Brussels – Slovenia has ordered 90% of the vaccines it is entitled to in the first and second quarter of the year on a pro rata basis. In December, it did not put in an order for the Pfizer/BioNTech vaccine during a second round of joint EU purchasing, show figures from the EU’s vaccination steering board.
This would suggest Slovenia does not have as much vaccine as it would be entitled to because in December, when an additional 100 million doses of the Pfizer/BioNTech vaccine was available under the first contract with the company, it did not place an order. Only Slovakia and Bulgaria made the same decision back then, according to these figures.
Slovenia ordered 80% of the Pfizer/BioNTech of the vaccine it was eligible for on a pro rata basis, a share that is not among the lowest in the EU. Slovakia for example ordered 56% of its share, and Croatia and Bulgaria 46%.
Unofficial information from well placed sources in Brussels suggests price may have played a role, since the Pfizer/BioNTech is more expensive.
On the other hand, Slovenia ordered 100% of its pro rata share of the Moderna Vaccine, 102.6% of the AstraZeneca vaccine and 100% of the Johnson&Johnson vaccine.
Overall, Slovenia ordered almost 1.9 million vaccines for the first and second quarter, according to the figures by the steering board, which features representatives of all member states.
Prime Minister Janez Janša responded to the news on Twitter saying that if Slovenia had not ordered an additional million doses of the Pfizer/BioNTech vaccine after he provisionally took over as health minister, its vaccination rate would now be on a par with Bulgaria and Croatia, which have some of the lowest vaccination rates according to publicly available figures.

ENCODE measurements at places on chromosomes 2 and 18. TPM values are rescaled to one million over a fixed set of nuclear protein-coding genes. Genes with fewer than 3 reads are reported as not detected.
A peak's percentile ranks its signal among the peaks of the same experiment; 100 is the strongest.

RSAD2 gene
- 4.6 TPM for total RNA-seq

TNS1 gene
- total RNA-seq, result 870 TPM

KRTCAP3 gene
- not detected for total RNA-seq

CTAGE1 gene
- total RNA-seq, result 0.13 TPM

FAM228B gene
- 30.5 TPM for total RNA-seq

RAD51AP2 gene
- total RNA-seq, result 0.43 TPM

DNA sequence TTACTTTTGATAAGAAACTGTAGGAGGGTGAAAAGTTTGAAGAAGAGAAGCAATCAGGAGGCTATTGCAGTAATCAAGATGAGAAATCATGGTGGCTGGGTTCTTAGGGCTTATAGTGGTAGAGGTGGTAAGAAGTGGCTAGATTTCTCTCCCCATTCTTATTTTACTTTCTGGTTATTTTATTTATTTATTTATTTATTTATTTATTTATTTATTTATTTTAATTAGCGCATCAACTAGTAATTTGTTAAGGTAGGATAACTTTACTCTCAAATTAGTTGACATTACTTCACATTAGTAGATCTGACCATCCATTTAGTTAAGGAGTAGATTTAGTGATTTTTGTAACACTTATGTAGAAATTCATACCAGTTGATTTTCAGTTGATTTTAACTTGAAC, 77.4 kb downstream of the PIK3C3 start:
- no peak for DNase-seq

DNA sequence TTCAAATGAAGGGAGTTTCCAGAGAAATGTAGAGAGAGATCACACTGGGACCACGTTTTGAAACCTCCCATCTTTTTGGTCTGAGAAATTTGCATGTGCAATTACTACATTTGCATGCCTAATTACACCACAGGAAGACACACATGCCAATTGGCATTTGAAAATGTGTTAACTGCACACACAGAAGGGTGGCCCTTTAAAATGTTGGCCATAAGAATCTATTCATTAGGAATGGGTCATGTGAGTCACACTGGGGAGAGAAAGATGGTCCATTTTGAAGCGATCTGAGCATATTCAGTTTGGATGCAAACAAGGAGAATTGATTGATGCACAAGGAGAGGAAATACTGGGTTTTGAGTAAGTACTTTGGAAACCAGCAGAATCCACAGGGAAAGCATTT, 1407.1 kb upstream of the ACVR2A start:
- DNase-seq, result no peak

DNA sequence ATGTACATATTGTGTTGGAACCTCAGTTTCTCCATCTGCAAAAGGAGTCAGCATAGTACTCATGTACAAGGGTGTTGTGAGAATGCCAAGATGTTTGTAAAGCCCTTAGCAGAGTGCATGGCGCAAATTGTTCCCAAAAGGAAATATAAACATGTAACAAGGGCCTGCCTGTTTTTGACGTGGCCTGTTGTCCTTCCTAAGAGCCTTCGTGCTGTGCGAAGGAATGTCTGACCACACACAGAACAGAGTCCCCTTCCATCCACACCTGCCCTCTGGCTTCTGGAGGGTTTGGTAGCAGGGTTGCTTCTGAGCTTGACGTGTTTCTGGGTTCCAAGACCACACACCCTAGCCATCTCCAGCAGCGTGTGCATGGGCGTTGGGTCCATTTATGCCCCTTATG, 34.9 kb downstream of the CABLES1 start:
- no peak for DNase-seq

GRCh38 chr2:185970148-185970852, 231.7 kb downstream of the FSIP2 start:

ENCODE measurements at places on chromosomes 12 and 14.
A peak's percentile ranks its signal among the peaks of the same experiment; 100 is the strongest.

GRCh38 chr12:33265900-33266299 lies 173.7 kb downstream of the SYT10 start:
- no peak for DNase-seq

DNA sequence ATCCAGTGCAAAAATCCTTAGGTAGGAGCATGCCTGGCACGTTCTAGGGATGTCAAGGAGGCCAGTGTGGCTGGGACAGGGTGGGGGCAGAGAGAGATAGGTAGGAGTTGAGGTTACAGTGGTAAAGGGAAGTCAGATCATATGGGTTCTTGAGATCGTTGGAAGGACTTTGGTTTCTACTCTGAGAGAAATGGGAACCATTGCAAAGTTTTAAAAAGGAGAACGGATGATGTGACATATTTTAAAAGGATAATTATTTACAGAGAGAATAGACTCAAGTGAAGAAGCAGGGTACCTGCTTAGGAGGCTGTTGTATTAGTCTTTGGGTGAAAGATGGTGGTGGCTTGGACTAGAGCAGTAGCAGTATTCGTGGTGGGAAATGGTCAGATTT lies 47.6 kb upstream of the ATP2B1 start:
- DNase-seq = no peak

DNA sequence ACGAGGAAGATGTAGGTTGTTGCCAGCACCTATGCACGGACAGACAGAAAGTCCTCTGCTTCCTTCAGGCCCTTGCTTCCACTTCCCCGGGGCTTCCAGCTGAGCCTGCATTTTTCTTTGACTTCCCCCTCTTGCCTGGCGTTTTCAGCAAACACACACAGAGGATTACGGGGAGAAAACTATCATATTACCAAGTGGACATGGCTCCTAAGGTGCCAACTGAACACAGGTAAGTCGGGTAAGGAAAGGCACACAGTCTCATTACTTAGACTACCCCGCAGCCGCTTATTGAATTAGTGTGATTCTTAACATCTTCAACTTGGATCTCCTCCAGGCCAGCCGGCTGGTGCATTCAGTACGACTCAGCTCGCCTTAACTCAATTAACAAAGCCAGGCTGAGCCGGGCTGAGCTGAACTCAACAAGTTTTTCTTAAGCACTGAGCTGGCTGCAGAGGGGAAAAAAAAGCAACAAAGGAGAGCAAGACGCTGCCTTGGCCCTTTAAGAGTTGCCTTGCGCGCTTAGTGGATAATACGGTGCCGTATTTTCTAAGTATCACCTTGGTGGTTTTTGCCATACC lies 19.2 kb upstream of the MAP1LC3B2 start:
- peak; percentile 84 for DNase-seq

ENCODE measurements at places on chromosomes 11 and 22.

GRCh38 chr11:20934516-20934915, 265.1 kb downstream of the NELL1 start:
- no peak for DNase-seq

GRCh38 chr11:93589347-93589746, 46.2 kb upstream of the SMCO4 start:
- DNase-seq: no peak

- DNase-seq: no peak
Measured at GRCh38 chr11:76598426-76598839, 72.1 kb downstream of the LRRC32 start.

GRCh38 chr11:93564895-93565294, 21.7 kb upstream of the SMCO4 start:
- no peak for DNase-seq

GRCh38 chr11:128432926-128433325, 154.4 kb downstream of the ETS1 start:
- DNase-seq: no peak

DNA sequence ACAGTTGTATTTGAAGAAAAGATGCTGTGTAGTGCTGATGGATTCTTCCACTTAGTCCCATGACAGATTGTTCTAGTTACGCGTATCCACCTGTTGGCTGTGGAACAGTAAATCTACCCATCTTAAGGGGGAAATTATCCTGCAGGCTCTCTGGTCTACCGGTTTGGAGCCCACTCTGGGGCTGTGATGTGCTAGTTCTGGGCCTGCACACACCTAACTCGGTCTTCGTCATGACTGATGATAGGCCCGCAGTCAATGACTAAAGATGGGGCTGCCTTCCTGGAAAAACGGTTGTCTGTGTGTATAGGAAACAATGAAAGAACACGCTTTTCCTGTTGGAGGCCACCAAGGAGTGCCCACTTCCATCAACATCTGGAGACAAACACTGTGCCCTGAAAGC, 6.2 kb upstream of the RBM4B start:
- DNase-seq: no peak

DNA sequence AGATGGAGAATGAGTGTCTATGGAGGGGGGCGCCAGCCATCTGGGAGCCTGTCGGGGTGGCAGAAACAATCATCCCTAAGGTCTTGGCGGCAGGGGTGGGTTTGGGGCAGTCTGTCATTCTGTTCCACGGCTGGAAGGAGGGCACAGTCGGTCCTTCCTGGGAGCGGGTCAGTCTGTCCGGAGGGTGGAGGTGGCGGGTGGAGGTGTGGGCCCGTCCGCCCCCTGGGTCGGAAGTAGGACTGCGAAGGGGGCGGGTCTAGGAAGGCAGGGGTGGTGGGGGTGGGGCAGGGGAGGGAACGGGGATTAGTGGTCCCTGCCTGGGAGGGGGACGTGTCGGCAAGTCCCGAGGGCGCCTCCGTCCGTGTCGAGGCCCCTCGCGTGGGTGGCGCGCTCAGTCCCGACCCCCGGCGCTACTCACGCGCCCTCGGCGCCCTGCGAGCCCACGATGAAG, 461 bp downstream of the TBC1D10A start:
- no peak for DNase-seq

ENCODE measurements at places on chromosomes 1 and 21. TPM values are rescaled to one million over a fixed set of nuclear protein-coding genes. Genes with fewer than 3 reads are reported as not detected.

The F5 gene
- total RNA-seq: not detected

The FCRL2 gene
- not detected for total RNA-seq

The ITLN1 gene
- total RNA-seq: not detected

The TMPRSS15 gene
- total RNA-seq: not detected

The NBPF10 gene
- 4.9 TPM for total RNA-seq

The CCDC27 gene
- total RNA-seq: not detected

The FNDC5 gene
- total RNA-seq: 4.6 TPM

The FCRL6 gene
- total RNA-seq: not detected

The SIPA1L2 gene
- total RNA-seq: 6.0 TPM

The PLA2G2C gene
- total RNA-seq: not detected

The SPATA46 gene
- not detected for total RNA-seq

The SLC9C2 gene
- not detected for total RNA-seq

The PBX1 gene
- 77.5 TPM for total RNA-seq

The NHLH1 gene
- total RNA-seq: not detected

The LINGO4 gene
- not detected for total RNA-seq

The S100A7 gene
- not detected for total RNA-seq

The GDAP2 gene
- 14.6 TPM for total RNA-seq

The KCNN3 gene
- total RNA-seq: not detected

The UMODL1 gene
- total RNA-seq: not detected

“Before, they ordered mostly #AstraZeneca,” he tweeted.
Janša took over the health portfolio on 18 December after the resignation of Tomaž Gantar and was acting as health minister until Janez Poklukar was appointed in late February.
Minister Poklukar, speaking to journalists via videolink after meeting his EU counterparts, said he did not have detailed information about Slovenia’s vaccine orders.
He said, however, that doubts remained about the distribution of vaccines, adding that the key thing at this point was a sufficient supply of vaccines in accordance with the contracts with manufacturers.
The Health Ministry additionally noted that, in the first phase, Slovenia had fully utilised the possibility to purchase Pfizer/BioNTech vaccine on a pro rata basis.
In the autumn, it did not opt for an additional order, as it had been expected that AstraZeneca vaccine would be approved before that. Decision was made to order all possible quantities after the leadership at the ministry changed.
Slovenia has thus secured 936,000 doses of Pfizer vaccine from the first contract and 912,000 from the contract on the first additional quantity. It still waits for a new contract for an additional 410,700 doses, the ministry said.
“Slovenia has thus utilised all contractual possibilities, but not all optional possibilities for the two mentioned producers. The same is true for Moderna, the order of which is awaiting final confirmation.”
The ministry added that Slovenia was also interested in all doses of vaccines that other countries would not want to have.
The figures come after six prime ministers, including Janša, held a meeting in Vienna today to call for a “correction mechanism” to fix what they called the unfair distribution of coronavirus vaccines within the bloc.
The European Commission has said the pro rata system was the underlying principle, but member states may agree otherwise, with some getting less and others getting more than their pro rata share.
Slovenians trust Pfizer/BioNtech most, 56% want to get vaccinated
A poll conducted by Valicon shows that Slovenians trust the Pfizer/BioNtech vaccine for Covid-19 the most among all coronavrius vaccines, followed by Johnson & Johnson. The share of Slovenians who intend to get vaccinated was up by one percentage points to 56%.
In the pollster’s survey carried out between 4 and 7 March among 506 adults, these two vaccines are followed by Moderna and AstraZeneca in terms of the respondent’s confidence.
Valicon noted that the poll had been conducted before vaccination with AstraZeneca was suspended in some European countries, including yesterday in Slovenia.
The Russian vaccine Sputnik and Chinese vaccines are on the bottom of the list, with 16% of surveyed Slovenians trusting the former and only 5% trusting the latter.
Around a third of the respondents do not trust either of the vaccines, while 56% of the respondents said they would get vaccinated, which is one percentage point more than in the previous Valicon survey.